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Commercial Real Estate Brokerage: Making Millions Without the Grind of Investment Banking

CEO Khai Intela
So, let's dive into your future career goals: You want to make a lot of money... And ideally own a building or three with your name on them. But you'd like to avoid the killer...

Commercial Real Estate Brokerage 101 So, let's dive into your future career goals:

  • You want to make a lot of money...
  • And ideally own a building or three with your name on them.
  • But you'd like to avoid the killer hours of investment banking.

If you want to achieve all of that without sacrificing your sanity, consider commercial real estate brokerage (also known as CRE Brokerage). Not only can you get started without attending a top school, but it also offers the potential for great wealth and the freedom to enjoy life on your own terms.

Today, we have an interview with a young broker who is making his mark in the industry and can provide valuable insights on how you can achieve the same.

The Origins of a Commercial Real Estate Mogul

Q: So what drove you into the commercial real estate world in the first place? Fantasies of multiple skyscrapers with your name on the front?

A: Hah! I think that's a ways away... but to answer your question, working with real estate was always more interesting to me than stocks and bonds. The tangibility of the assets is what drew me to the field. It helped me understand the industry and the processes behind it.

When I was younger, I had friends already in the industry. They were a few years older, so I had a chance to see if they enjoyed their career path and made good money. Turns out, they were doing both.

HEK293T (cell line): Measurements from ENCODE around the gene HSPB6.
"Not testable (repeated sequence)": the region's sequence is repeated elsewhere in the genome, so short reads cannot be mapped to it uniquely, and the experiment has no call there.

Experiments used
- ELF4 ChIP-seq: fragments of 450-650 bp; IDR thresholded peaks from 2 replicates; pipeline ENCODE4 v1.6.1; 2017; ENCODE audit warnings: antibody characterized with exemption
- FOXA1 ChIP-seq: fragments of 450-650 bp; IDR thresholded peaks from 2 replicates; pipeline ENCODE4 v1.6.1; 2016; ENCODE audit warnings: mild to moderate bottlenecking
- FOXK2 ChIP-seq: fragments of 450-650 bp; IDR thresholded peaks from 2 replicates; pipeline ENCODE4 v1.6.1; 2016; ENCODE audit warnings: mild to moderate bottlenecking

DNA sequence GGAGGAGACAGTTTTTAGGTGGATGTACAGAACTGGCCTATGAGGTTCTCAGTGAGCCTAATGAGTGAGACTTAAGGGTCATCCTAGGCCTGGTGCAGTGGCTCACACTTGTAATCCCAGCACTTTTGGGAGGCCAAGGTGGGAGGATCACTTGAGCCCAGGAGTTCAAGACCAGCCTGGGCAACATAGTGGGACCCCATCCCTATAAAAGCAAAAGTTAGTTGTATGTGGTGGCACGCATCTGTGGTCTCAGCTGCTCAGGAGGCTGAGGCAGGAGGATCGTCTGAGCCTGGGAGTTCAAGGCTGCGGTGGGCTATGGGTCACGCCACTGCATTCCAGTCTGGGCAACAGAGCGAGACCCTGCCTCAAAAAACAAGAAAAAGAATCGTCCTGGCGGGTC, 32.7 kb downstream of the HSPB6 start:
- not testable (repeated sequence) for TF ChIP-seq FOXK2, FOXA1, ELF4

Unlike some other industries, all my friends in real estate genuinely enjoyed what they did.

Q: So how did you break into Commercial Real Estate Brokerage?

A: I started in brokerage right after undergrad. I first did office leases, and then I felt the urge to transition to the buy-side. I had been in brokerage for a few years, and faced a decision: continue down the brokerage path or go back to business school for a buy-side transition.

I chose business school and eventually found a job with a real estate development firm. However, after some time there, I realized that owning property for myself was my true goal. That's when I saw brokerage as the best way to generate enough cash flow to achieve that.

After months of networking, I landed a job at a multi-family brokerage as an apprentice to established brokers.

Q: Great. And just to clarify, what exactly do you do as a CRE broker?

A: It's similar to what investment bankers do, but for properties instead of companies.

We connect buyers and sellers of investment-grade properties and earn commissions for closing deals. Each property is unique and presents different values to potential investors, making it trickier than it sounds to find the right buyer for each sale.

To succeed in this industry, you need connections, resources, and excellent networking skills. You must also be adept at real estate market analysis to determine the best regions, property types, and buyers and sellers to focus on.

Degrees and Pedigrees for Commercial Real Estate Brokerage

Q: In some industries, like investment banking, having the right pedigree (school, connections, etc.) helps tremendously in breaking in. Did you find that this was the case in commercial real estate?

A: Yes and no. The specific school you attended doesn't really matter, especially in brokerage. No one cares about your alma mater as long as they believe you can get the deal done.

However, connections are everything in CRE brokerage. You can't close big property deals without a wide circle of potential buyers, sellers, and financiers. Attending a top school exposes you to more people who could one day become clients, investors, or partners.